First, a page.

The cover preferably has an envelope- or pocket-like configuration defining an open end that fits over the frame. The periphery of the cover's open end is secured to the front and rear edge portions of the base to enclose the space between the cover and base in at least an approximately air-tight manner. The cover can be made of a material that is flexible and sheet-like, such as a plastic or fabric sheet material that is at least approximately impervious to the passage of air. Many kinds of commercially-available plastic sheet materials or fabrics with plastic or natural fibers can be used to form the cover. Preferably, the rear portion of the cover is non-stretchable so that the rear portion of the cover does not distort from the desired parabolic or spherical shape upon inflation. The desired non-stretchable characteristic of the cover's rear portion can be attained by the inclusion in the material or fabric matrix of relatively strong fibers or wires such as Thornel ultra-high modulus fibers commercially available from Amoco Performance Products, Inc. of Greenville, S.C., synthetic material produced under the trademark Kevlar, silk, metal or alloy, for example. Alternatively, a reinforcing mesh of such fibers or wires can be attached or adhered to a sheet forming the rear portion to provide the desired non-stretchable characteristic. In addition to providing non-stretch behavior, metal or alloy wires can be used in the cover's rear portion for electromagnetic-wave reflectivity. The cover can be formed from two sheet pieces joined together along their edges at or near where the cover is to meet the frame, but left unattached at the bottom portion to form the open end whose periphery is to contact the base's edge portions. Alternatively, to form the desired parabolic or spherical shape, the rear portion of the frame can be composed of two or more triangular- or otherwise-shaped pieces joined together at their edges, as can be seen in FIGS. 2B-2D. The pattern for the pieces can be made by using a parabolically- or spherically-shaped surface, such as that of an actual antenna reflector of the desired size, as a mandrel or model upon which to make and trim material pieces so that they will have the desired shape when joined together. Alternatively, a miniature clay model of the antenna reflector surface can be prepared and scanned with a video camera into a computer running an application program such as AutocadŽ from which the pattern for cutting the pieces from a sheet of material can be prepared. The edges of the material pieces can be joined together by heat fusing if made of plastic material, or by sewing or adhering such pieces together. The preparation of a pattern, and cutting and assembly of the material pieces can be performed by a variety of commercial sources, including Anthony's Inflatables, Inc. of Tampa, Fla. or Aerostar International, Inc. of Sioux Falls, S.Dak. As a second embodiment of the reflective portion of the cover, a parabolically- or spherically-shaped surface is used as a mandrel or mold, and a mold release substance is applied thereto. A layer of curable plastic material such as urethane can be applied to the mold-release-treated mandrel or mold surface of the desired parabolic or spherical shape, and triangular pieces of non-stretchable material such as silk, synthetic material produced under the trademark Kevlar, fiberglass, carbon or other material forming the desired parabolic or spherical surface can be set in the curable plastic material. This process can be repeated to form a plurality of alternating plastic and triangular material piece layers on the mandrel or mold. When cured, the resulting composite layered material is flexible and thin, preferably on the order of 0.05 to 0.06 inches in thickness, yet relatively unstretchable due to the presence of the silk, synthetic material produced under the trademark Kevlar, fiberglass, carbon or other non-stretchable material, and is also wear-resistant and at least approximately air-tight due to the presence of the plastic material. Such composite layered material can be manufactured by a commercial source such as Custom Coated Components, Inc. of Summerville, S.C. Upon inflation, the composite material of the cover's rear portion forms the desired parabolic or spherical shape.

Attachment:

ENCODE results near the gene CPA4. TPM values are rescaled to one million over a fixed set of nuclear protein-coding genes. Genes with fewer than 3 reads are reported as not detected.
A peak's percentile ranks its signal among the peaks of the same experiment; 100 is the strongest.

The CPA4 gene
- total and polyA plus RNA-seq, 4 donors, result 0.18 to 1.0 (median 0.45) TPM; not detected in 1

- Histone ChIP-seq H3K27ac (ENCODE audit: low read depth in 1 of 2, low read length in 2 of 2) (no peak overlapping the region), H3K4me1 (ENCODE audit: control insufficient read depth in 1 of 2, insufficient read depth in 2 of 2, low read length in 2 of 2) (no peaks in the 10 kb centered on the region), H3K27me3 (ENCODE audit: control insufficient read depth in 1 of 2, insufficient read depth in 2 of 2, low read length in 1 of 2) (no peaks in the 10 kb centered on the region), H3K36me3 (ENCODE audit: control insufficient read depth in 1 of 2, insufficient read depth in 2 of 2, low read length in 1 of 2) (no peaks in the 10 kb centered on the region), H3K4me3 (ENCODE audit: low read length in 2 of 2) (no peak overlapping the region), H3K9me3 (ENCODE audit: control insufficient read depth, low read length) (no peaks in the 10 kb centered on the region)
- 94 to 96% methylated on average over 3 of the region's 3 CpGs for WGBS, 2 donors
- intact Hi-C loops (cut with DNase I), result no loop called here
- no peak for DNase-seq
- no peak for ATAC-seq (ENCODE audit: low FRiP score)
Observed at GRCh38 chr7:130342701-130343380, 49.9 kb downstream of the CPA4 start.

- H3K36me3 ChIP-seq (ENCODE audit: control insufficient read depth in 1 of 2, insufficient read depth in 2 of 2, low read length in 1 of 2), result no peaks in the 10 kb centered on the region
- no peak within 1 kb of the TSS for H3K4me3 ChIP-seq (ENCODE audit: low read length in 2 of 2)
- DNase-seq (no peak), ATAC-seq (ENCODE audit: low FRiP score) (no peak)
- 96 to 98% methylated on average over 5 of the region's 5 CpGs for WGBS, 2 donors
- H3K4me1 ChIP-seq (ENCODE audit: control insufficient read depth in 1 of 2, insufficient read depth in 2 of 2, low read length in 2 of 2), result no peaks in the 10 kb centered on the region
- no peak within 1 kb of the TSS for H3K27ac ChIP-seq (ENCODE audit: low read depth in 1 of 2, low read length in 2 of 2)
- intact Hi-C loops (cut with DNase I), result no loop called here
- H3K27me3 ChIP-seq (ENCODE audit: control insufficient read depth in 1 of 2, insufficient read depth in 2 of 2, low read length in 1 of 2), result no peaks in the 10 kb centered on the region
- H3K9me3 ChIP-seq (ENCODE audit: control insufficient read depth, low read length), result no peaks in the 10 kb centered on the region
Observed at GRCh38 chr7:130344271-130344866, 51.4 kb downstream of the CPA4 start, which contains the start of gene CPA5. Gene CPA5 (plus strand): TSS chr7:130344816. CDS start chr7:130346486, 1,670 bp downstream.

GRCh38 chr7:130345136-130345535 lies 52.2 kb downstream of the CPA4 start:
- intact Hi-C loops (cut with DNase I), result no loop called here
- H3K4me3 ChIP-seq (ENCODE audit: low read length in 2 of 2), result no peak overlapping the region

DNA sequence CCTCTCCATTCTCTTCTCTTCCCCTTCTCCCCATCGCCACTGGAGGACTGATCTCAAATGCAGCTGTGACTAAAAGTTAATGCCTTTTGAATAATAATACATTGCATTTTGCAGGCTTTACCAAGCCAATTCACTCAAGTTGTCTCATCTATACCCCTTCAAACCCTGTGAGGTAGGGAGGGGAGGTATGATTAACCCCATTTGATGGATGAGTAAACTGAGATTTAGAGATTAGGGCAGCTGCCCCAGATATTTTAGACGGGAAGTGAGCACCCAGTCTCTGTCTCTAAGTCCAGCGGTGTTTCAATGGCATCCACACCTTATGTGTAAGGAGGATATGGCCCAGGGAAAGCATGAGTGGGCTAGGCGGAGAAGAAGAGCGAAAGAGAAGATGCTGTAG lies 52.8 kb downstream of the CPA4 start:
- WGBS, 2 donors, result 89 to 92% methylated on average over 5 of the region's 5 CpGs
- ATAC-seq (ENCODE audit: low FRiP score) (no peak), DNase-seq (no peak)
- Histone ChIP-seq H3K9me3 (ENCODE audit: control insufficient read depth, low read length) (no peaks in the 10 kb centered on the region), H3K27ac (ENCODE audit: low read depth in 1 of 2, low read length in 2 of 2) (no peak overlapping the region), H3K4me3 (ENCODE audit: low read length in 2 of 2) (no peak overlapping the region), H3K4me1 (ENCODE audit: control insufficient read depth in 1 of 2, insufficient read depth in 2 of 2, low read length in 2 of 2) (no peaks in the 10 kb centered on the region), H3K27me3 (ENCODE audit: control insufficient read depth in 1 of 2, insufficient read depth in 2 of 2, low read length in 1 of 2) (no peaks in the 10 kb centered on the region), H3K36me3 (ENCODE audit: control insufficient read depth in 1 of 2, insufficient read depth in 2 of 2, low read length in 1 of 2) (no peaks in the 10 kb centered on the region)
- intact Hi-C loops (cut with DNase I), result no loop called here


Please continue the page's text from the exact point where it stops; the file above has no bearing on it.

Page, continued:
As previously mentioned, the cover's rear portion can be made reflective through the use of sheet material that has a mesh of metal or metal alloy fibers or wires or other strand material that are reflective to electromagnetic waves, at least those at the operational frequency(ies) of the apparatus. The use of metal or alloy strands, however, is not preferred where the rear portion is composed of overlapping pieces of material, because the non-uniformity metal in the overlapping and non-overlapping portions of the cover's rear portion leads to non-uniform, undesirable electromagnetic performance. Whether the rear portion of the cover is made of a single piece of material, is formed by joining material pieces together, or is formed by layering material pieces and curable plastic material, the following two options can be used to apply reflective material to the rear portion of the cover if the cover is made of a transmissive starting material. One option is to use flame-spraying to apply an electromagnetic wave reflective metal such as zinc to the transmissive material composing the cover's rear portion. Such flame-spraying techniques are well-known, and can be used with particularly excellent effect if the transmissive material of the cover's rear portion is made of plastic material, in which case the flame-spraying melts the surface of the rear portion to a degree and allows the metal to diffuse into the cover's rear portion. Upon cooling, the metal is contained within the surface of the cover's rear portion. Another alternative is to spray or brush a curable metal-containing substance such as a paint or adhesive system, onto the cover's rear portion. Such metal-containing substances are commercially-available, and include, for example, the Series 599-A8574-1 Concentrate Lightning Guard or the Series 599-Y1306 Concentrate Antenna Copper Conductive Coating available from Engineered Industrial Coatings, Inc. of Mount Vernon, N.Y. The serrated pattern 6 formed by alternation of reflective and non-reflective materials about the curved edge of the cover's rear portion, can be applied using a triangularly-shaped shield to block transmissive portions of the serrated pattern during flame-spraying or application of the curable metal-containing substance. Alternatively, triangularly-shaped pieces of electromagnetic-wave-transmissive or absorptive material can be interleaved with reflective material portions if the reflective and transmissive portions of the cover's rear portion are cut and sewn, adhered or fused together in an appropriate fashion, such as that shown in FIGS. 2B-2D.